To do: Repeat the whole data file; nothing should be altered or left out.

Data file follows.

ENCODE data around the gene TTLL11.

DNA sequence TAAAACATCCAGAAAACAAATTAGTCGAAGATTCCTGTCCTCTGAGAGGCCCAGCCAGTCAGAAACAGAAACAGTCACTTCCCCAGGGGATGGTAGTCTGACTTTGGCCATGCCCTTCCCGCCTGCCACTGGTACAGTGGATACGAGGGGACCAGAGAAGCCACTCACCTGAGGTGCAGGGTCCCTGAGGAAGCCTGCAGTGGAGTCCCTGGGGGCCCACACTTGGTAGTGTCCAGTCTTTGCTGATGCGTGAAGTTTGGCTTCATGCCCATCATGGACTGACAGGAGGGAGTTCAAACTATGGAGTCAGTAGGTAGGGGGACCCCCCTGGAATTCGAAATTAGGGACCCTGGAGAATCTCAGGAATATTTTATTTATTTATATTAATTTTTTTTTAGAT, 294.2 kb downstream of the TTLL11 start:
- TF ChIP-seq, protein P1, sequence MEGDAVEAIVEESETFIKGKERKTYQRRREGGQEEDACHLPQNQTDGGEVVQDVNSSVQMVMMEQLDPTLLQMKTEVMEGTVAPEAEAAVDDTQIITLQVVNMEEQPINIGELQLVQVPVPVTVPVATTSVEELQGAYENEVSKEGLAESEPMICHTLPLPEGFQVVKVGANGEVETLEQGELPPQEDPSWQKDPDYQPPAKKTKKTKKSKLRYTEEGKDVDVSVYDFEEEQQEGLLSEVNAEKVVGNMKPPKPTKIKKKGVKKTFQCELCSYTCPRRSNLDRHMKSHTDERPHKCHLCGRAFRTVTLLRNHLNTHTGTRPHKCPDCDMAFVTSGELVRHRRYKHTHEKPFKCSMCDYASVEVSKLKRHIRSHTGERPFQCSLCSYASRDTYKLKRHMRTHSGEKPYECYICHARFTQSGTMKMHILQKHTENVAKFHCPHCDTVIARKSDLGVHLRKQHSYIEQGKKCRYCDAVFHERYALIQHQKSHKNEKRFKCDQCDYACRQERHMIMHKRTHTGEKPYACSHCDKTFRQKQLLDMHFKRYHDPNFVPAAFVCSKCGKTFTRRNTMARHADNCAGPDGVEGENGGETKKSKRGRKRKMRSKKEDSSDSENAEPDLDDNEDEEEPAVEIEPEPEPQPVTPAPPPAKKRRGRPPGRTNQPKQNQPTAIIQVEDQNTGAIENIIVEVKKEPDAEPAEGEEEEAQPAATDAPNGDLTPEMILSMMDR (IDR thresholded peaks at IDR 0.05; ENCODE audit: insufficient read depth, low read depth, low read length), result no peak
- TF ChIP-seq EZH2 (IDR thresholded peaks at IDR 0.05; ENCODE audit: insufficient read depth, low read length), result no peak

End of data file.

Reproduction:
ENCODE data around the gene TTLL11.

DNA sequence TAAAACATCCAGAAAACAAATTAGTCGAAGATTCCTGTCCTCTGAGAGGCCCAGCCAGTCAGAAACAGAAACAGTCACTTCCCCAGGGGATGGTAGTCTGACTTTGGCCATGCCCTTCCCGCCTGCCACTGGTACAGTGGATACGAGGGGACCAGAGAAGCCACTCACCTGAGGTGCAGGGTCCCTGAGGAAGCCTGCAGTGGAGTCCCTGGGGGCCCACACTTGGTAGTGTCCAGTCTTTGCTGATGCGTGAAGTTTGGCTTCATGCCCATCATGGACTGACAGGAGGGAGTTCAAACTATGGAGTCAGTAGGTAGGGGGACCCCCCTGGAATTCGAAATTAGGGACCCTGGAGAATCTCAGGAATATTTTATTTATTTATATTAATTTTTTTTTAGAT, 294.2 kb downstream of the TTLL11 start:
- TF ChIP-seq, protein P1, sequence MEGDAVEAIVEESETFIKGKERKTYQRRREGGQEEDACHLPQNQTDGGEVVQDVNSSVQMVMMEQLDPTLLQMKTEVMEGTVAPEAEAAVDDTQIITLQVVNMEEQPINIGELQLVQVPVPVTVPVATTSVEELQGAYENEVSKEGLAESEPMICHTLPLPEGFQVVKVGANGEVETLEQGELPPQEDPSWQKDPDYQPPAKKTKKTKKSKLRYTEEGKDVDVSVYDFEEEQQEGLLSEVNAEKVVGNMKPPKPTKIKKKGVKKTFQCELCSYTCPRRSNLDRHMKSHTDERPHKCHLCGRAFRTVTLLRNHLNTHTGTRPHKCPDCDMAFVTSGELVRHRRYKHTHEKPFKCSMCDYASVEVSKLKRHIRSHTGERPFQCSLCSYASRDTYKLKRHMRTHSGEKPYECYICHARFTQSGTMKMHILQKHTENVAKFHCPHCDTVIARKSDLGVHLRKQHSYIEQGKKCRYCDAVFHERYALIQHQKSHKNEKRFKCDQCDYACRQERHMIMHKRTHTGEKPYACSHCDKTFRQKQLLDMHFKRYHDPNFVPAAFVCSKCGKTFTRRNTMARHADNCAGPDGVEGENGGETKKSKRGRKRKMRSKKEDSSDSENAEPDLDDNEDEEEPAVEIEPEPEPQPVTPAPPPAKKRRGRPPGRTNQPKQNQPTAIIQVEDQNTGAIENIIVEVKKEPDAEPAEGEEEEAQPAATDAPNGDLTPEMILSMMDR (IDR thresholded peaks at IDR 0.05; ENCODE audit: insufficient read depth, low read depth, low read length), result no peak
- TF ChIP-seq EZH2 (IDR thresholded peaks at IDR 0.05; ENCODE audit: insufficient read depth, low read length), result no peak